Nini Theilade

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Nini Theilade
Nini Theilade Sasha.jpg
Nini Arlette Theilade

(1915-06-15)15 June 1915
Purwokerto, Dutch East Indies
Died13 February 2018(2018-02-13) (aged 102)
Hesselager, Svendborg Municipality, Denmark
  • Ballet dancer
  • choreographer
  • teacher
Years active1925–2013

Nini Arlette Theilade (15 June 1915 – 13 February 2018[1]) was a Danish ballet dancer, choreographer and teacher.

Early life[edit]

Theilade was born in Purwokerto, Dutch East Indies. Her mother, Joanna Catarina, was of Polish, German, and French extraction, while her father, Hans Theilade, was an engineer. In 1926, on the family's return to Denmark, she attended Asta Mollerup's ballet school in Copenhagen.[citation needed]

After she was refused entry to the Royal Ballet's school when she was 12, her mother took her to Paris, hoping the best teachers of the time would ensure her development. Although Nini soon appeared in Carina Ari's performances in Montreux with the Opéra Comique ballet company, her mother was more ambitious. She decided to place her with the highly reputed Paris school run by Lubov Egorova who trained the stars of the Ballets Russes.[2]



In 1929, aged 14, Theilade appeared in The Hague in a solo programme of various pieces choreographed by Asta Mollerup. She was such a success that she went on tour in the Netherlands, Germany, Denmark, Switzerland, France, Sweden and Finland. In 1931, she was a guest performer at the Royal Theatre, Copenhagen before touring the United States.

From 1931, under Max Reinhardt, she appeared in Berlin, Vienna, Salzburg and Florence. She also starred both as a dancer and actress in Reinhardt's Hollywood film A Midsummer Night's Dream in 1935.[2][3]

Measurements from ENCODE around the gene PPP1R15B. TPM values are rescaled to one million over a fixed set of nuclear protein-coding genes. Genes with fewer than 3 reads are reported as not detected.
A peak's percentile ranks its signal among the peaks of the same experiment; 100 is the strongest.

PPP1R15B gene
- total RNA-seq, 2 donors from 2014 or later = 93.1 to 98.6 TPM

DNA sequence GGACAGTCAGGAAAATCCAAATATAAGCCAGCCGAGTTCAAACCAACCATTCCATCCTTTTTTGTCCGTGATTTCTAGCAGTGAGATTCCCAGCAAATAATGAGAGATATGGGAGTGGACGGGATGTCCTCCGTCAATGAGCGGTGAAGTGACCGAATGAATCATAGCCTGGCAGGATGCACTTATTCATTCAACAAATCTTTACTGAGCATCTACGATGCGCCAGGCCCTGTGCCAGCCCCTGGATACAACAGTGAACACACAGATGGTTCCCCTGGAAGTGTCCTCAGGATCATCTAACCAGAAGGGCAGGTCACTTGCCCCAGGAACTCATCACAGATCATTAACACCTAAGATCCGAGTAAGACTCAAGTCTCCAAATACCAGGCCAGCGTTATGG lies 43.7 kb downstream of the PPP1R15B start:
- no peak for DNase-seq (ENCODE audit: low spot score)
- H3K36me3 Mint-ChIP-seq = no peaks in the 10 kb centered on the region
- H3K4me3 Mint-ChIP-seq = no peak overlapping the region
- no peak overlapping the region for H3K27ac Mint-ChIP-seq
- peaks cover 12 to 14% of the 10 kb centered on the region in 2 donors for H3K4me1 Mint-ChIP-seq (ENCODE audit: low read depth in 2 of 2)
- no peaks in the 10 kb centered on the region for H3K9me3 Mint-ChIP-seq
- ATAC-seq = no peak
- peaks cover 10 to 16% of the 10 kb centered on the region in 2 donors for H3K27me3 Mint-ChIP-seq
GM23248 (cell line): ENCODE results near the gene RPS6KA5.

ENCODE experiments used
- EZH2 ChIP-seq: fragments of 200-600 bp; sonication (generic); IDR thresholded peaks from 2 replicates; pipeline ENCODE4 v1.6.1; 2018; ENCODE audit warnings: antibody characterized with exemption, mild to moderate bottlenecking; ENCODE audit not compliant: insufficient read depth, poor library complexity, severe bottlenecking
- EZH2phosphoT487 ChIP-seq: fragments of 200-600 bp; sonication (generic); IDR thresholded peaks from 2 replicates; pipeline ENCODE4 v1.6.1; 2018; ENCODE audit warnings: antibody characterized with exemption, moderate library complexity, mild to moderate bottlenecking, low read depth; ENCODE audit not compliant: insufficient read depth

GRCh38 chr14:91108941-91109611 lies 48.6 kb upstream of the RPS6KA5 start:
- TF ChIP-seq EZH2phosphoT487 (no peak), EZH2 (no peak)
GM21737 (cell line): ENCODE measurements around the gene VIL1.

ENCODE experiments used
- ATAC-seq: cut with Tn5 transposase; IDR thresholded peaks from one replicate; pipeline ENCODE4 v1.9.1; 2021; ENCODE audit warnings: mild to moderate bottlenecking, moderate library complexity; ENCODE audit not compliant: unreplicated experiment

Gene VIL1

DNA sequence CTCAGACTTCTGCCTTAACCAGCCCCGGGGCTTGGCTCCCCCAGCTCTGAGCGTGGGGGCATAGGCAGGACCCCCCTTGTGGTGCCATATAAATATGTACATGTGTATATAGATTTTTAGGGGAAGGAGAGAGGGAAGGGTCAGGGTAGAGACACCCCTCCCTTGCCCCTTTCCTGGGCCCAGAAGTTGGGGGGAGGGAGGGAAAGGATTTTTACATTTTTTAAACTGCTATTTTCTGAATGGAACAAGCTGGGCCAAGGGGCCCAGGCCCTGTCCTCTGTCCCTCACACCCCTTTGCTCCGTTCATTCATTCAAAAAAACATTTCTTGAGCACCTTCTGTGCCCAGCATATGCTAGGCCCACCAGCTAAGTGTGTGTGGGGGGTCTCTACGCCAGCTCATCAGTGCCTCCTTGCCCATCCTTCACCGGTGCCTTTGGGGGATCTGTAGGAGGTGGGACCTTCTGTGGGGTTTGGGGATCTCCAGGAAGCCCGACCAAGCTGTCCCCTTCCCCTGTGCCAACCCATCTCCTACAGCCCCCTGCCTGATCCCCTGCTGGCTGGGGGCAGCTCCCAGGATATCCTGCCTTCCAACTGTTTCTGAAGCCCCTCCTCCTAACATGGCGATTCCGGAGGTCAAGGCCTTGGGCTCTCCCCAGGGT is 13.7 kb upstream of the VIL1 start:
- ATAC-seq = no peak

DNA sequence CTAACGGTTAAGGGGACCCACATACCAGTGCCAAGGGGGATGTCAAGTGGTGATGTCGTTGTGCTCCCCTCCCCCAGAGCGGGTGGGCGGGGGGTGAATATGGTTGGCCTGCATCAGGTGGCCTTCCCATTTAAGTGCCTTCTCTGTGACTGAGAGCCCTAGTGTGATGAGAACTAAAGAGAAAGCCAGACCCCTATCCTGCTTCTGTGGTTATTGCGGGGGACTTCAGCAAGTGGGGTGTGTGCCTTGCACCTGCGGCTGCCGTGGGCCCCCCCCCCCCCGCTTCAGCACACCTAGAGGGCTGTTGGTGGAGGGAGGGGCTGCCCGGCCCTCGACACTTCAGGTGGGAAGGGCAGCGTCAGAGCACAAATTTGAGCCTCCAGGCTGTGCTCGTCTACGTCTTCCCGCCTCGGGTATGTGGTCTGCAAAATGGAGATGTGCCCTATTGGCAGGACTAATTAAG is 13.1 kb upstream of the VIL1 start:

From 1938-40, she played many leading roles in the Ballet Russe de Monte Carlo which were choreographed for her by Léonide Massine. They included Poverty in Nobilissima Visione and Venus in Bacchanale with costumes by Salvador Dalí. She performed as a guest at New York's Metropolitan Opera dancing to Debussy's Clouds.[2][4]

Choreographer and instructor[edit]

During the war years, she went to Brazil where she met her first husband, Piet Loopuyt, a Dutchman, with whom she had two children.[3] They travelled widely together before arriving in Rio de Janeiro where Theilade became an instructor.[2][5]

In the 1950s, she was invited back to Copenhagen as a choreographer. Among her productions were Metaphor with music by Niels Viggo Bentzon with Mona Vangsaa in the highly erotic leading role, and Concerto with music by Robert Schumann. In 1965, she settled in Denmark, producing Græsstrået, one of the earliest ballets for television, by composer Else Marie Pade and author El Forman. It was followed by Psyche and Kalkbillede.[2]

From 1969 to 1978, she founded a ballet academy in Thurø with a ballet company that toured Europe. She also began her involvement as ballet instructor at Odense Theatre's school which was to last 30 years. After running into financial difficulties at Thurø, she and her second husband, Arne Buchter-Larsen, accepted an invitation to set up a three-year course of study in Lyon, the Académie de Ballet Nini Theilade. She left Lyon in 1990 at the age of 75 to return to Denmark where she continued to be active in drama and dance productions.[2] In particular, she was to work for a further 20 years as dance instructor at Oure Folk School on the island of Funen.[3] She died on 13 February 2018 at the age of 102.[6][7]


  1. ^ "Dansen var det hele værd". 13 February 2018.
  2. ^ a b c d e f "Nini Theilade profile". Dansk kvindebiografisk leksikon (in Danish). Retrieved 28 February 2014.
  3. ^ a b c Dorte Washuus (14 June 2010). "Nini Theilade - et liv i bevægelse". Kristeligt Dagblad (in Danish). Retrieved 28 February 2014.
  4. ^ Norton, Leslie; Franklin, Frederic (5 July 2007). Frederic Franklin: A Biography of the Ballet Star. McFarland. pp. 57–. ISBN 978-0-7864-3051-2.
  5. ^ "Nini Theilade". Dansk Biografisk Leksikon (in Danish). Retrieved 28 February 2014.
  6. ^ "Danmarks ældste balletdanser er død - TV 2". 13 February 2018.
  7. ^ "Archived copy". Archived from the original on 2018-02-14. Retrieved 2018-02-14.{{cite web}}: CS1 maint: archived copy as title (link)